• Design Defect: In this claim, even before the product is made, there is an issue with the design. In other words, the design is inherently unsafe. For example, the locking mechanism on the handlebars is weak and comes undone while using the escooter.

• Failure to Warn: In a failure to warn claim, the plaintiff claims better instructions for use or warnings would prevent the escooter injury.

Claims against Rental Companies

Companies like Bird escooter and Lime escooter rent escooters for temporary use. Often times they fail to provide any safety equipment. The make and model available may be unsafe. They make the escooters available at times or places that are inherenlty unsafe. For example, many schools and cities have banned use of escooters at night on college campuses due to the risk of DUIs and the collisions that come with them. Making them available without any checks or balances invites traffic collisions.

Claims against On-line Sellers

Amazon, eBay, Walmart and others sell escooters. They purport to have a laissez-faire approach to selling. They try to hide behind laws like the Communications Decency Act. This law essentially protects online companies who simply publish others’ content. In these cases, however, the online sellers know or should know of risks certain escooters present. They have access to customers’ reviews or other feedback, for example. They can take steps to protect consumers from risky escooters, but sometimes fail to do so.

Insurance Coverage

Generally, your automotive insurance will not provide any coverage when someone else injuries you while you’re riding an escooter. An injured escooter rider may seek compensation from the other vehicle’s insurer, the scooter manufacturer, or the seller. Insurance may have certain limits of exceptions. Hence it is always good to speak with an attorney.

Defenses to Claims

• Waiver/Disclaimer: historically, eccooter renter Bird had users sign a waiver stating that one agrees to “release indemnify, and hold harmless” the company for any injuries or medical conditions. The enforceability of these waivers is a complex legal issue.

• Assumption of the Risk: An electronic scooter company may argue that the rider assumed the risk of injury. This can arise from the waiver itself, or circumstances of the collision. The defense would be less likely successful if the rider suffered from something unexpected or unreasonable; for example, a defect in the tire or brakes. A rider certainly does not assume the risk of a product defect.

• Contributory Negligence: In states that recognize contributory negligence (which include DC, MD, and VA), if the injured person bringing the lawsuit was even 1% responsible for her injuries, that person may lose the entire claim. This has devastating effects for escooter riders injured by negligent drivers because they are frequently blamed unfairly for accidents between cars and bikes. Again, this is where legal representation becomes important.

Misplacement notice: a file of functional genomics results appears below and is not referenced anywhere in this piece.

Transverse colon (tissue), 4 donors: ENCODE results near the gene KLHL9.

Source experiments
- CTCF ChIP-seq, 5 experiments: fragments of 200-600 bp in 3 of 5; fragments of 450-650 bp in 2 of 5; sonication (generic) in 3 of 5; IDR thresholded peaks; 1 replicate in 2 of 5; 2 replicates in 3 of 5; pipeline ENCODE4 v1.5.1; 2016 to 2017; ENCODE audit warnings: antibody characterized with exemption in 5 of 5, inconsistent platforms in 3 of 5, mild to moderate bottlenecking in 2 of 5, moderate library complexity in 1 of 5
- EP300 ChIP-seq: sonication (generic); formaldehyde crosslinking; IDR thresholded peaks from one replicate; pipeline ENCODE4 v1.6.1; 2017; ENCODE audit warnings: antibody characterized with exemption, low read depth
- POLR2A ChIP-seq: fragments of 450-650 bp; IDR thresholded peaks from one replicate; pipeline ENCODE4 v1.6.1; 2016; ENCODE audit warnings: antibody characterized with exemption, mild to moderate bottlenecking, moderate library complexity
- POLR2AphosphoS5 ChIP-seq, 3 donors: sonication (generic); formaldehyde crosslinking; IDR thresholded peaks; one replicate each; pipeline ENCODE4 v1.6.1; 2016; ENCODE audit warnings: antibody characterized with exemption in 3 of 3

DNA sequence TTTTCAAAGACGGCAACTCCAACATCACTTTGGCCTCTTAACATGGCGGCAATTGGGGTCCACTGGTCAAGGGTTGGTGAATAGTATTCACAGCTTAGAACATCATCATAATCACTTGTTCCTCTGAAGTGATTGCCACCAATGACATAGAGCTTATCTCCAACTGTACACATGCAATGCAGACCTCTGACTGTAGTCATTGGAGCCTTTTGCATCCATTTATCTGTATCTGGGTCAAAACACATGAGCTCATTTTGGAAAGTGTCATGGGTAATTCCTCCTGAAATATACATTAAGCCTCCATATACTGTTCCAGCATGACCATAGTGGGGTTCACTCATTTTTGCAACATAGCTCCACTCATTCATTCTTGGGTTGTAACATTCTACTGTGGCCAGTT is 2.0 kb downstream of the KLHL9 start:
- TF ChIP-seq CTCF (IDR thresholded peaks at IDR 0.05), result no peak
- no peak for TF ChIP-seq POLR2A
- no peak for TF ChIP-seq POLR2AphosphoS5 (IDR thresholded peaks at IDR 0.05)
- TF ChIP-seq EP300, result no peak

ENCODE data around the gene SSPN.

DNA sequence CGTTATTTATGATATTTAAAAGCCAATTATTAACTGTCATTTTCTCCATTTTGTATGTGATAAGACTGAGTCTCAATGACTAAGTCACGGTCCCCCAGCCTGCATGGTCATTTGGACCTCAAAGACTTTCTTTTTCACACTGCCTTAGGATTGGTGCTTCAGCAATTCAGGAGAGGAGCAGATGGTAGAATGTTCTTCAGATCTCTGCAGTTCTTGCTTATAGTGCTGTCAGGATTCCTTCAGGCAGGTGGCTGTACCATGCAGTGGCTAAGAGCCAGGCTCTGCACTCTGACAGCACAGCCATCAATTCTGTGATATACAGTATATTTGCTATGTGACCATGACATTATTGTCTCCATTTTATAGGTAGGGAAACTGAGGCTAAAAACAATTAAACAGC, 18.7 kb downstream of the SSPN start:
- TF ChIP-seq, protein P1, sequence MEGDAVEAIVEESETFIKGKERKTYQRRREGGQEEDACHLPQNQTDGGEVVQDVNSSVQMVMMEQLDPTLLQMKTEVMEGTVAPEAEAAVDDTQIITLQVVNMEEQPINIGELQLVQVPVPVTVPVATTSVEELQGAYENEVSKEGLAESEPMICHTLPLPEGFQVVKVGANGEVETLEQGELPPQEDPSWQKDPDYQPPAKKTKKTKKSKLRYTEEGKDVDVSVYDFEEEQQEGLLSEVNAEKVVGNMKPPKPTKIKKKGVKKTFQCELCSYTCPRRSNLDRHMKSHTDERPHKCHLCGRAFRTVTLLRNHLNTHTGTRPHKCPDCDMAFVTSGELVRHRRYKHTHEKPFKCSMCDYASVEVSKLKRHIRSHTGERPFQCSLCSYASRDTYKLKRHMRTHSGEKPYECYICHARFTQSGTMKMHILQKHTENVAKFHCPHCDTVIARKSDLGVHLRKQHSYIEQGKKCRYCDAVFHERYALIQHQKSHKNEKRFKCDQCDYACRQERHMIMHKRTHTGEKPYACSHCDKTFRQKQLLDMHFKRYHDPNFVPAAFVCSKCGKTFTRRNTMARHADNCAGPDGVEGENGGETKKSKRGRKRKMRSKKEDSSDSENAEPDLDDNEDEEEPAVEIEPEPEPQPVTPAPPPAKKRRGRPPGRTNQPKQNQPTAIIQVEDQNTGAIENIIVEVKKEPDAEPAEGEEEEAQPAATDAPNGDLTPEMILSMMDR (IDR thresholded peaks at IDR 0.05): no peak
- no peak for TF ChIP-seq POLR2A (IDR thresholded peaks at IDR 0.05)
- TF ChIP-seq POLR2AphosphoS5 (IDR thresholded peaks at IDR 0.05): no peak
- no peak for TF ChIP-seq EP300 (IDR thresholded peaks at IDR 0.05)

What Should You Do After an eScooter Injury?

• Assess the Situation, Get Help: The first thing you want to do is make sure you are okay. Check yourself out and only try to move if it is safe to do so. With serious injuries, do not try to leave the scene on your own. Avoid injuring yourself further. Seek medical treatment for all injuries. Defense lawyers or insurers may argue that your injuries are not real or serious if you do not get treatment.

• Call the Police: There are several reasons to call the police after a bike accident. First, the police will create a report of the crash. Insist that the officer write one, even if you do not initially believe the situation merits it. You never know when it could come in handy, either for insurance purposes or for a legal case in the future. What seems like a straightforward case, even where a party admits fault in the moment, complicates later when stories change and memories fade.

• Gather Witness Information: we always want to speak with anyone else involved in an escooter incident including nearby witnesses. Try to obtain: (1) address and contact information; (2) insurance information; (3) vehicle information, including license plate; and (4) police officers’ names and badge numbers.

• Take Pictures: Take pictures of the scene. These will be helpful in dealing with insurance companies and for your potential claim. Having photographic evidence of the scene can be really helpful to a jury in proving an escooter rider’s case.

• Contact an Attorney: After you have done all of the above, then you can contact an attorney. The most important thing is that you have taken care of your health.